Friday, March 03, 2006

Ain't life a steroid shot to the ass?

So it turns out that non-traditional doctor visit day, Thursday, is not really the optimal day to check on the cervix. As a matter of fact, on a scale of 1-10, 1 being a bad day and 10 being colossally craptacular, checking the cervix on a Thursday rates somewhere up around a 7 or an 8 (so pretty high on the official craptastic scale).

Whereas on previous Tuesdays, clearly the correct days to poking around in there, my cervix has been happy to measure at 3+ . However, yesterday my cervix was not so obliging. It is, indeed, the incredible shrinking cervix at this point. I knew it the second the tech inserted the wand-o-matic that there was a problem. I had been expecting to see the nice, long, tightly closed cervix that I had grown to love (hey, it is providing a valuable service), but to my shock and immediate dismay (a hormonal woman can cry at the drop of a hat), even i could see that this was not the same cervix it had been two weeks earlier. I'll spare you the details; i realize that most people are not as fascinated with the human cervix (or any cervix) as I am. But when an ultrasound tech says, "hmmmmm....." and nothing else, you know you're not winning any "tightly closed cervix of the year" award (or even in the running, that that point.)

So in yet another grand meeting of the minds (much as with the cerclage decision), the perinatologist called my regular OB and they agreed that my bed at home was clearly not as good of a nest for me as a bed in the hospital. Thus, the giant incubator I have come to see myself as was "invited" to meet my doctor in the Labor and Delivery triage at the hospital.

Triage, for the record, is not a fun place. It's the "office space" of the hospital. You get a tiny little cubicle, a tiny "nightie" and a fabric-challenged curtain, therefore no privacy. At one point I became aware of a breeze...on my butt. And yes, surely enough my bare ass was indeed welcoming patients and hospital professionals alike as they entered the triage area. That's a fine "how do you do"...

Good times. So they like to do all of their "dirty work" in triage. The insertion of the IV, "just in case"; the internal exam to see if my underachiever of a cervix is dilating from the outside (no, it is not, thank the powers that be for small mercies--or large ones, in the case); the speculum exam and "swabs" for infection (I love the word "swab"...sounds so gentle and yet feels like sandpaper across your eyeball)---these are the lovely tasks performed in triage. I think it's actually an act of kindness; they know you aren't going to be in there for long (I was for 4 hours, but apparently some stay for 24--ugh!), and that all the painful things that go on there are associated only with there...sort of a "What happens in Triage, stays in Triage" type of slogan.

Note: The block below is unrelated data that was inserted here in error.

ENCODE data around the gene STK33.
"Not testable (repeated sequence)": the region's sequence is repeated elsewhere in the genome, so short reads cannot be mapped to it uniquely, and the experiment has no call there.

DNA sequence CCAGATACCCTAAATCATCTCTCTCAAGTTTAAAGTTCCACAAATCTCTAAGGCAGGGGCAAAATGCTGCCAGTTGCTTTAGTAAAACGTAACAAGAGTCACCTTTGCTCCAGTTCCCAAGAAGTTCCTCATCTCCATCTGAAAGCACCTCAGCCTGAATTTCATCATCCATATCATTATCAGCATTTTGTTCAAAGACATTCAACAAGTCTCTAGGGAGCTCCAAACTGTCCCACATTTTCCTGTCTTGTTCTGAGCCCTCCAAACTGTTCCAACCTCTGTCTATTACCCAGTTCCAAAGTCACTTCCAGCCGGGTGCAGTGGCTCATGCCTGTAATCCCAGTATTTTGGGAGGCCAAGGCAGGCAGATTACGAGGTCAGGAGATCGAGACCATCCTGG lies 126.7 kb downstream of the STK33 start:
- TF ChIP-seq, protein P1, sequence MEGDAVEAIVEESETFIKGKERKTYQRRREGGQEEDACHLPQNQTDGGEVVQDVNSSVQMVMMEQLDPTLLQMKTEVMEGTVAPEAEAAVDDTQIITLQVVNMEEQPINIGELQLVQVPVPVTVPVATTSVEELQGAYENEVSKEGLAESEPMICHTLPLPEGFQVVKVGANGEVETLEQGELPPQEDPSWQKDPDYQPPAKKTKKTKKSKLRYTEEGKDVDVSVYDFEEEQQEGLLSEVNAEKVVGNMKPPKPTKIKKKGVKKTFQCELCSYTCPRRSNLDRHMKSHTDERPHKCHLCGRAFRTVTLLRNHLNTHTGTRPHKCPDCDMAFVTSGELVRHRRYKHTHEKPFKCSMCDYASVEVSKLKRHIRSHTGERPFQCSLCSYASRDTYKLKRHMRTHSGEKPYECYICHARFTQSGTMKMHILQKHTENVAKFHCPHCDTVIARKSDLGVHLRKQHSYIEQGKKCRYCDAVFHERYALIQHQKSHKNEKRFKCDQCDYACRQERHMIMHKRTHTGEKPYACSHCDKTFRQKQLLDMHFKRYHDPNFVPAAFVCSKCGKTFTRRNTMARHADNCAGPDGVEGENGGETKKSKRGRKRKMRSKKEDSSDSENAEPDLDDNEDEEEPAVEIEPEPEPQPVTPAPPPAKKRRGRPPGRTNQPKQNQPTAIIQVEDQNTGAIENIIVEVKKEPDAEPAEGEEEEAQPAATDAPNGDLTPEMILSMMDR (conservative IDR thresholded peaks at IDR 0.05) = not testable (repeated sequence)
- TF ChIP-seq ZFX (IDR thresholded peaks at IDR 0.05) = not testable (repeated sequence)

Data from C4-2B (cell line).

All except for the steroid shot in the ass. That is a process which will continue today as well, in my regular room. One yesterday and one today. Good thing my baby isn't planning on competing in the Olympics or Major League Baseball anytime soon--they are giving me steroids as a way to pump up the little one's lungs. The general consesus at this point is they are going to be breathing air earlier than we had initially intended and the steroids will give him an immediate boost, should that "earlier" be in the next week (no, no NO), and it will speed along overall lung function so that were he born at 32-34 weeks, he would be, according to nurses, almost at full-term lung capacity.

Now I sit in my hospital room, strapped to a contraction monitor (none so far), and leaning waaayyyy back. Forty-five degrees is a distant luxury--ah to sit up half way. The baby is not happy with the monitor attached to my belly; at least that means he's stopped kicking on the front door, which by the way, the doctor says has no impact on my cervix--it is simply incompetent; plain and simple.

My room is fine; I'm close to the door, though and stewing in my jealousy over my roommate's window view, "pleather" bench, and florist shop that is her window sill. But I guess since I have been here less than 24 hours and she's been here for 2 weeks. I can't really complain. She also has to deal more with the helicopter landing pad that seems to be right outside our window.

But, in general, life is good. I got french toast for breakfast and my baby is still in my belly. What more could I ask for, really?


KMW said...

I'm sorry you are in the hospital! Good luck. I'll be thinking of you.

Amy said...

I have been there sister and I feel your pain. The hospital bedrest, it is a bitch.

I had french toast for breakfast almost every day for 17 straight days. Maybe that is the key to the cervical strength?

Hang in there. If you stabilize, they'll probably send you home after you get to 28 weeks.

Amy said...

And I just read your earlier post -- we just painted our kitchen Rejuvenate! Must be something about crappy cervixes (cervixi?) and choosing a soothing green color.